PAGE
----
Arrow has produced a delicious looking (1080p) High Definition digital master with fine detail and just the right amount of grain. De Palma chose to shoot on 35mm opposed to 16mm, regardless of budget restraints, which proved to be the right choice as the difference clearly shows. De Palma was aware that blowing up a 16mm print to 35mm would have made a noticeable difference, instead he used 16mm in emphasise certain scenes, and he chose wisely. Viewing Arrow's Blu-Ray allows us to view the film cleanly whilst never letting us forget we are watching a 70s movie, and as a result - a perfect balance is achieved. Adding to the overall retro experience, the original Mono audio is also retained, leaving no room for unnecessary tinkering and tweaking and removing us from the familiar comfort `zone'.
Arrow has also provided a nice collection of Extras which include an excellent documentary What the Devil Hath Joined Together: Brian De Palma's Sisters - A visual essay by author Justin Humphreys. There is also a generous collection of all new interviews with co-writer Louisa Rose, actress Jennifer Salt, editor Paul Hirsch and unit manager Jeffrey Hayes. The De Palma Digest - A film-by-film guide to the director's career by critic Mike Sutton is a very nice 30 minute retrospective guide to De Palma's work, and proved somewhat insightful - especially on his later films which to some degree had slipped under the radar... There is also an archival audio interview with De Palma friend and Sisters co-star William Finley (Emile). The original theatrical trailer and Gallery of Sisters promotional material from around the world, round off the disc very nicely in deed. Whilst a check disc was provided for the purpose of this review, Arrow's retail version contains a reversible sleeve featuring original and newly commissioned artwork by Graham Humphreys and a Illustrated collector's booklet featuring new writing on the film by author Kier-La Janisse (House of Psychotic Women) as well as Brian De Palma's original 1973 Village Voice essay on working with composer Bernard Herrmann and a contemporary interview with De Palma on making Sisters, and the 1966 Life magazine article that inspired the film.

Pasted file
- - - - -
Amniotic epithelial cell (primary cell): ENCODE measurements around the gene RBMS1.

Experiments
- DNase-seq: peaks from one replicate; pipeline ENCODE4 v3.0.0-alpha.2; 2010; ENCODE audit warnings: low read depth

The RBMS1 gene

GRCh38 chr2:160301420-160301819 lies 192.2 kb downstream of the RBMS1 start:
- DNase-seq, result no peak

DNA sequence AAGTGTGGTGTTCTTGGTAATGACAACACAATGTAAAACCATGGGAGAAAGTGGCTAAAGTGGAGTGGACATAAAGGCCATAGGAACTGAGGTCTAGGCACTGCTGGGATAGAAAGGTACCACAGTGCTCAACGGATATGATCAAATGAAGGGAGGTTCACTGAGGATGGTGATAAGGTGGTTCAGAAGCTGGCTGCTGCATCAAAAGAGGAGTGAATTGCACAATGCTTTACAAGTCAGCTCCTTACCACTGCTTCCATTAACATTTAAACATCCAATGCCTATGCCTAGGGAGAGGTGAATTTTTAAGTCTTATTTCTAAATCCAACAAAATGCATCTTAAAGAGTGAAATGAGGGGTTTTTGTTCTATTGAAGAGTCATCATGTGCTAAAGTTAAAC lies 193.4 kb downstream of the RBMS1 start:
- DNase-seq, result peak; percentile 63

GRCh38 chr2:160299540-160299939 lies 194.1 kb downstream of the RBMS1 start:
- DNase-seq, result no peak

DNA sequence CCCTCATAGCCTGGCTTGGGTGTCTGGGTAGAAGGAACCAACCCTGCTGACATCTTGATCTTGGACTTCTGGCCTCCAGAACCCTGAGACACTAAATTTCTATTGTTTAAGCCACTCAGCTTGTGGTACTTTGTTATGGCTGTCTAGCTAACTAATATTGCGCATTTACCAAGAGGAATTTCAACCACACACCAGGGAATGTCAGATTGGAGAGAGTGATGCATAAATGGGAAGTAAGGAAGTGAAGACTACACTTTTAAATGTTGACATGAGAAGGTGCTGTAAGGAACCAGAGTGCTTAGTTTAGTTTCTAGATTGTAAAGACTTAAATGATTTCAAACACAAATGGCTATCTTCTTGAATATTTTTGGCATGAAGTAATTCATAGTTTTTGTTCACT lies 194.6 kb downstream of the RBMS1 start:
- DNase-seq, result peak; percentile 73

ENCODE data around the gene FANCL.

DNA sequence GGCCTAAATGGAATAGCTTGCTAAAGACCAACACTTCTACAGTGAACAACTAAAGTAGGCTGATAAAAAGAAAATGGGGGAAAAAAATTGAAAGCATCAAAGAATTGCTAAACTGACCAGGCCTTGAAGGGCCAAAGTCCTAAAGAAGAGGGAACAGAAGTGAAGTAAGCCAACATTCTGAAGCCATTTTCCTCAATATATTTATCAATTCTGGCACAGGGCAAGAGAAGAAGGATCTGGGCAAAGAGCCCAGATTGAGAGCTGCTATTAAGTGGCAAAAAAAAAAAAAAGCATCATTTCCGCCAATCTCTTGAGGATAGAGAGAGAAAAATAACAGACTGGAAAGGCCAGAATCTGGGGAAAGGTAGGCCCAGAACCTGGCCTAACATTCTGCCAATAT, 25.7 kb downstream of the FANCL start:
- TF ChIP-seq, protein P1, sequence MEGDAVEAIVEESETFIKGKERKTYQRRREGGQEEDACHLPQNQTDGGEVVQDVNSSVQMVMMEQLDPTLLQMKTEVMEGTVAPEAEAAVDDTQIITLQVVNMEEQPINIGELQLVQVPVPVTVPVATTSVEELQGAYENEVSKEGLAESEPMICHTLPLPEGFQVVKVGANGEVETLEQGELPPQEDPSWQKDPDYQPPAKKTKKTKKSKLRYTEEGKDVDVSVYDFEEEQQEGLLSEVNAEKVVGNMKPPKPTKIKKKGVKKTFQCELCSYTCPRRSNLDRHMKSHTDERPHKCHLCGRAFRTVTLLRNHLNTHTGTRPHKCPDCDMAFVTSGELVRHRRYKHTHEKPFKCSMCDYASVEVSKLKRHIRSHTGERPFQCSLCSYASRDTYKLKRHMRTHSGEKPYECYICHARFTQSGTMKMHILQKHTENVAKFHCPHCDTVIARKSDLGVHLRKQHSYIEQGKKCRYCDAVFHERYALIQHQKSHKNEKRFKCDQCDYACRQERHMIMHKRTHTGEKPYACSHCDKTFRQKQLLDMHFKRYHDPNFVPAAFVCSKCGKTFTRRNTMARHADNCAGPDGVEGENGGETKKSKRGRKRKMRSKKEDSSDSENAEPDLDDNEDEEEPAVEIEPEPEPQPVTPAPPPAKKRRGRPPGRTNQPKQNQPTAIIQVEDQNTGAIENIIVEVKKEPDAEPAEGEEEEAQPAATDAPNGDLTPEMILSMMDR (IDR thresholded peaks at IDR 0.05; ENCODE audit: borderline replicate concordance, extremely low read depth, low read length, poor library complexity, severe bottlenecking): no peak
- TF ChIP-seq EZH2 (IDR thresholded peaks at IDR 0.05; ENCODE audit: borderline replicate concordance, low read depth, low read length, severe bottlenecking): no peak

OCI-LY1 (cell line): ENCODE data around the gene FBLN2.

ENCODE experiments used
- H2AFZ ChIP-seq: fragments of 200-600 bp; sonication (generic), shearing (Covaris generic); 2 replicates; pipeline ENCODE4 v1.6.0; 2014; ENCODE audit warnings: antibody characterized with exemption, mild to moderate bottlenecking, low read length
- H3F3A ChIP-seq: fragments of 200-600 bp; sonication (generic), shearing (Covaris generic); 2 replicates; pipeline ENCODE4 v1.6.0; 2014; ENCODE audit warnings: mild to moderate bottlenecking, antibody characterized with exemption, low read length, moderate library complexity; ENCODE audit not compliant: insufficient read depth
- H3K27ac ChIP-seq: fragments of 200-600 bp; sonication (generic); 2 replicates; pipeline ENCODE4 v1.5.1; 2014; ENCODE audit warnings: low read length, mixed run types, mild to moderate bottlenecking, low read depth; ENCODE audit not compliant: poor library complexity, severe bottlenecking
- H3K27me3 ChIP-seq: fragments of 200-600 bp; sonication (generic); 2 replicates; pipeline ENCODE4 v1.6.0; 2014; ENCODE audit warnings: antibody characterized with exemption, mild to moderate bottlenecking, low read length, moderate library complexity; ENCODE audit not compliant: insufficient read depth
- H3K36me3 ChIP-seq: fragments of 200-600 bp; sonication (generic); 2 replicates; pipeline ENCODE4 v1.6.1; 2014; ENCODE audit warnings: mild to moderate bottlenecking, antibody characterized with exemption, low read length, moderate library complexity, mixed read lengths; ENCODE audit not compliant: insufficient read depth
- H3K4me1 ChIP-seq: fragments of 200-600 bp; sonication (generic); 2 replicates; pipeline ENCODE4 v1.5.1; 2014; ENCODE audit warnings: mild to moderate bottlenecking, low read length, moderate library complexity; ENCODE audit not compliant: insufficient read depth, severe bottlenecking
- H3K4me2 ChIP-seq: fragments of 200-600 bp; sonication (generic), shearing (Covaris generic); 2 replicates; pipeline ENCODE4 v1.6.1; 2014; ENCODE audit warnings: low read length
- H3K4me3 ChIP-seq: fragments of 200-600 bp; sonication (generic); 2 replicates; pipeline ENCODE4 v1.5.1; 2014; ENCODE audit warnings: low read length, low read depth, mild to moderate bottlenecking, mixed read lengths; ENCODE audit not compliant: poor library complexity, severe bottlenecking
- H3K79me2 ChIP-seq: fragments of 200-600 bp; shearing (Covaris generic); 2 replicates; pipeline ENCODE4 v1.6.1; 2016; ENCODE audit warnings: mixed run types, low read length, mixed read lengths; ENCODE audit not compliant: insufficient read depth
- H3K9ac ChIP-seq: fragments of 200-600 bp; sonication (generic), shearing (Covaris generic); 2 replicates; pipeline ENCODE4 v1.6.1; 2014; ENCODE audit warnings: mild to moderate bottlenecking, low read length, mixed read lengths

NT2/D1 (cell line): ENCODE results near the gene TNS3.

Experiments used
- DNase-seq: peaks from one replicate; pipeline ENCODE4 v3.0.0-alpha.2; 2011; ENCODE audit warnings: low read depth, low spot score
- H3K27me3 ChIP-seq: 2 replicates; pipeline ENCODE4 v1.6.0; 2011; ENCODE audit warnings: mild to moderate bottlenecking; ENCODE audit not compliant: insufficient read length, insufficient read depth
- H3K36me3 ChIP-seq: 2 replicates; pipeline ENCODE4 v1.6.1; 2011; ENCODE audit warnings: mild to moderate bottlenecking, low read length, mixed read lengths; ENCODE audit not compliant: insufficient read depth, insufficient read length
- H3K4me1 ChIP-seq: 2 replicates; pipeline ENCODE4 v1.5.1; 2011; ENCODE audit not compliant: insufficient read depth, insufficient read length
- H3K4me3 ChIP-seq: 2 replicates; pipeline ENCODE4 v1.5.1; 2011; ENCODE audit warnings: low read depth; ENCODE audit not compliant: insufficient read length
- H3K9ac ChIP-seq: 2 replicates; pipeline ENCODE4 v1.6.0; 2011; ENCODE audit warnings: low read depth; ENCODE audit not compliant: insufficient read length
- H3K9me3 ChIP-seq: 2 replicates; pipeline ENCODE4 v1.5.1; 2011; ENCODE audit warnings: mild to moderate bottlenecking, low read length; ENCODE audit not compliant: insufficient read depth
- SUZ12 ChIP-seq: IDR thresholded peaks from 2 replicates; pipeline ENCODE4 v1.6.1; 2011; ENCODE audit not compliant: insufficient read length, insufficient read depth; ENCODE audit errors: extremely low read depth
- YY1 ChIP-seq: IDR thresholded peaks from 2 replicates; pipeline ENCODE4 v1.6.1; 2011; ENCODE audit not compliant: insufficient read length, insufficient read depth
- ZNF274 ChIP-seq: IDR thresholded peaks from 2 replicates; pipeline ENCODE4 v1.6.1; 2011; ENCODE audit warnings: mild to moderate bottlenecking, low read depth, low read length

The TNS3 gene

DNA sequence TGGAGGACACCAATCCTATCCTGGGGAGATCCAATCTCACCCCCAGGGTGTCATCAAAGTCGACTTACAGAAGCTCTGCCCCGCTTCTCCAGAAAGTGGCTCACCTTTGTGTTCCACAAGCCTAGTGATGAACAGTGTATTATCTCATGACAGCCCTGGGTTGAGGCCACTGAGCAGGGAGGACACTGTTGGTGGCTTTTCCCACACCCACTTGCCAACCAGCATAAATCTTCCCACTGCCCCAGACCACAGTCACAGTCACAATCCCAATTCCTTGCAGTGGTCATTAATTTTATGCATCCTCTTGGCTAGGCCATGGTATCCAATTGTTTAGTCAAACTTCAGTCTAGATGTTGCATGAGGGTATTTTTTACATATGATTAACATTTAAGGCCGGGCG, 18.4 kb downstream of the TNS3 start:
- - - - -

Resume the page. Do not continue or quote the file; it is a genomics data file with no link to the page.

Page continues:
`Sisters' (released on April 28th 2014) is a super addition to the Arrow catalogue and a wonderful opportunity to enjoy De Palma's first real taste of mainstream cinema in the finest possible quality.